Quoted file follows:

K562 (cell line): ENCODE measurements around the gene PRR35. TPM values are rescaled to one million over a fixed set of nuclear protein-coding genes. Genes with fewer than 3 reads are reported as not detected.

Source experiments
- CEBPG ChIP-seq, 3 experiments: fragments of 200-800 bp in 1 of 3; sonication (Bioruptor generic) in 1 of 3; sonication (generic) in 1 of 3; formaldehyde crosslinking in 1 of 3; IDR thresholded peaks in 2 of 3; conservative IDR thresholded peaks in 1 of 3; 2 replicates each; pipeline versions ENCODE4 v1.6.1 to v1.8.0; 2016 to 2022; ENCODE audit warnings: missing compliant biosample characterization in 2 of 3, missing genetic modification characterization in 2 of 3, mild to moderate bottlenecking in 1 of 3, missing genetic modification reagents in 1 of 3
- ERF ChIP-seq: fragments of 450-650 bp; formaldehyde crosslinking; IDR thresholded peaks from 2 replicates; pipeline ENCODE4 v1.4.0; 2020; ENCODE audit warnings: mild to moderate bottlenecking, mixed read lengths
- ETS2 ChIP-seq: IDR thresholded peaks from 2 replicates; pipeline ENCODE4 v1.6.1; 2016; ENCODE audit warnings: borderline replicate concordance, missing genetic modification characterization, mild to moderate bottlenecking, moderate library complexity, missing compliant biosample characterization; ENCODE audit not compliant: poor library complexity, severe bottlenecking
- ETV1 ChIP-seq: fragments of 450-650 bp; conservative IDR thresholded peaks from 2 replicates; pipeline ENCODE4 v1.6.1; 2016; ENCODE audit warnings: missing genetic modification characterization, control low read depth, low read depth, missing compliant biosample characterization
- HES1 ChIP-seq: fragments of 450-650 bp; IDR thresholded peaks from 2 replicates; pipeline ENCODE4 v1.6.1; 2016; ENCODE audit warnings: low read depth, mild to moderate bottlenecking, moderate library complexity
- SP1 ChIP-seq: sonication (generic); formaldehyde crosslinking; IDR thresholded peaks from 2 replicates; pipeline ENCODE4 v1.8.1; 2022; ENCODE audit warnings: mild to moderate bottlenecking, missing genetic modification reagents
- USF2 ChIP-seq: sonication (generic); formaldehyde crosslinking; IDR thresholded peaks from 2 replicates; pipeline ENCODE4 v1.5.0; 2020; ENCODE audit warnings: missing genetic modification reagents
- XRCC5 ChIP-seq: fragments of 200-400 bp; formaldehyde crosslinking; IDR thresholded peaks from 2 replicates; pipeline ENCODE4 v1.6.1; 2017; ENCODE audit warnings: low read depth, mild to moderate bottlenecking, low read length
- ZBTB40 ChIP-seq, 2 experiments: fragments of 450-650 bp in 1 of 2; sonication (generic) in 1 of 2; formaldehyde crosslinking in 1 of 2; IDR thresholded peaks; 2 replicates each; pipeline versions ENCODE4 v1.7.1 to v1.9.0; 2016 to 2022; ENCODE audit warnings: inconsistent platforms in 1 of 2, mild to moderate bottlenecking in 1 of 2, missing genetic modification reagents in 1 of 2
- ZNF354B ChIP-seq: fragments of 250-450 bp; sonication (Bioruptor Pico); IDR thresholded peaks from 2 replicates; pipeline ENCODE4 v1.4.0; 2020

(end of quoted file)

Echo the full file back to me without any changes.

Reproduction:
K562 (cell line): ENCODE measurements around the gene PRR35. TPM values are rescaled to one million over a fixed set of nuclear protein-coding genes. Genes with fewer than 3 reads are reported as not detected.

Source experiments
- CEBPG ChIP-seq, 3 experiments: fragments of 200-800 bp in 1 of 3; sonication (Bioruptor generic) in 1 of 3; sonication (generic) in 1 of 3; formaldehyde crosslinking in 1 of 3; IDR thresholded peaks in 2 of 3; conservative IDR thresholded peaks in 1 of 3; 2 replicates each; pipeline versions ENCODE4 v1.6.1 to v1.8.0; 2016 to 2022; ENCODE audit warnings: missing compliant biosample characterization in 2 of 3, missing genetic modification characterization in 2 of 3, mild to moderate bottlenecking in 1 of 3, missing genetic modification reagents in 1 of 3
- ERF ChIP-seq: fragments of 450-650 bp; formaldehyde crosslinking; IDR thresholded peaks from 2 replicates; pipeline ENCODE4 v1.4.0; 2020; ENCODE audit warnings: mild to moderate bottlenecking, mixed read lengths
- ETS2 ChIP-seq: IDR thresholded peaks from 2 replicates; pipeline ENCODE4 v1.6.1; 2016; ENCODE audit warnings: borderline replicate concordance, missing genetic modification characterization, mild to moderate bottlenecking, moderate library complexity, missing compliant biosample characterization; ENCODE audit not compliant: poor library complexity, severe bottlenecking
- ETV1 ChIP-seq: fragments of 450-650 bp; conservative IDR thresholded peaks from 2 replicates; pipeline ENCODE4 v1.6.1; 2016; ENCODE audit warnings: missing genetic modification characterization, control low read depth, low read depth, missing compliant biosample characterization
- HES1 ChIP-seq: fragments of 450-650 bp; IDR thresholded peaks from 2 replicates; pipeline ENCODE4 v1.6.1; 2016; ENCODE audit warnings: low read depth, mild to moderate bottlenecking, moderate library complexity
- SP1 ChIP-seq: sonication (generic); formaldehyde crosslinking; IDR thresholded peaks from 2 replicates; pipeline ENCODE4 v1.8.1; 2022; ENCODE audit warnings: mild to moderate bottlenecking, missing genetic modification reagents
- USF2 ChIP-seq: sonication (generic); formaldehyde crosslinking; IDR thresholded peaks from 2 replicates; pipeline ENCODE4 v1.5.0; 2020; ENCODE audit warnings: missing genetic modification reagents
- XRCC5 ChIP-seq: fragments of 200-400 bp; formaldehyde crosslinking; IDR thresholded peaks from 2 replicates; pipeline ENCODE4 v1.6.1; 2017; ENCODE audit warnings: low read depth, mild to moderate bottlenecking, low read length
- ZBTB40 ChIP-seq, 2 experiments: fragments of 450-650 bp in 1 of 2; sonication (generic) in 1 of 2; formaldehyde crosslinking in 1 of 2; IDR thresholded peaks; 2 replicates each; pipeline versions ENCODE4 v1.7.1 to v1.9.0; 2016 to 2022; ENCODE audit warnings: inconsistent platforms in 1 of 2, mild to moderate bottlenecking in 1 of 2, missing genetic modification reagents in 1 of 2
- ZNF354B ChIP-seq: fragments of 250-450 bp; sonication (Bioruptor Pico); IDR thresholded peaks from 2 replicates; pipeline ENCODE4 v1.4.0; 2020